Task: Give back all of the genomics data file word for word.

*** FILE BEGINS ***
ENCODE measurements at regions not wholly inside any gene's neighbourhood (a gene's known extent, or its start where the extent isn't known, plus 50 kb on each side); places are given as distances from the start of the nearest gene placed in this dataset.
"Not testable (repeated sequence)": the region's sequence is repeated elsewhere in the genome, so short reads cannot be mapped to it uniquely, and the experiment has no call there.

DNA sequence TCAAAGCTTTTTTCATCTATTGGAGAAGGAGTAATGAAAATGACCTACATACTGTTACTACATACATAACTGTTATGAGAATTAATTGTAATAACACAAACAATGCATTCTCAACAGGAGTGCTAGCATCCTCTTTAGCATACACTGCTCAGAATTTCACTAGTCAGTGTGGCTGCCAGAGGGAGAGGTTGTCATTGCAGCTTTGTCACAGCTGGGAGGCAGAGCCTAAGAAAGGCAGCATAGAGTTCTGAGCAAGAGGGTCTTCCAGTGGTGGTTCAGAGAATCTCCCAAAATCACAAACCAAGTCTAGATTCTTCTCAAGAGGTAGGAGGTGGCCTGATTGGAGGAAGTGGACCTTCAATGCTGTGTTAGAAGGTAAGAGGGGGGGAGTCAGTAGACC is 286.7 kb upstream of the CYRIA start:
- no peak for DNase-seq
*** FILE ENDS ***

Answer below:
ENCODE measurements at regions not wholly inside any gene's neighbourhood (a gene's known extent, or its start where the extent isn't known, plus 50 kb on each side); places are given as distances from the start of the nearest gene placed in this dataset.
"Not testable (repeated sequence)": the region's sequence is repeated elsewhere in the genome, so short reads cannot be mapped to it uniquely, and the experiment has no call there.

DNA sequence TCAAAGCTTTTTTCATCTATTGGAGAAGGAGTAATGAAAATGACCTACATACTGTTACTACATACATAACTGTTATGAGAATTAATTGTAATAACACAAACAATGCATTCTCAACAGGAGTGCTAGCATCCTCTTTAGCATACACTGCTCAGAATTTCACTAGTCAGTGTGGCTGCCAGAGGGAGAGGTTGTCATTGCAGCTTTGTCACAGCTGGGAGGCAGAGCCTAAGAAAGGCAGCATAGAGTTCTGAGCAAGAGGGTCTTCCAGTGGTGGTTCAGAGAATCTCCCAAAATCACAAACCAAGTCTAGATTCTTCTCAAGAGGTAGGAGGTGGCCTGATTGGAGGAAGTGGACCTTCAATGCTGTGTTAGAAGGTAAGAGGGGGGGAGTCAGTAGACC is 286.7 kb upstream of the CYRIA start:
- no peak for DNase-seq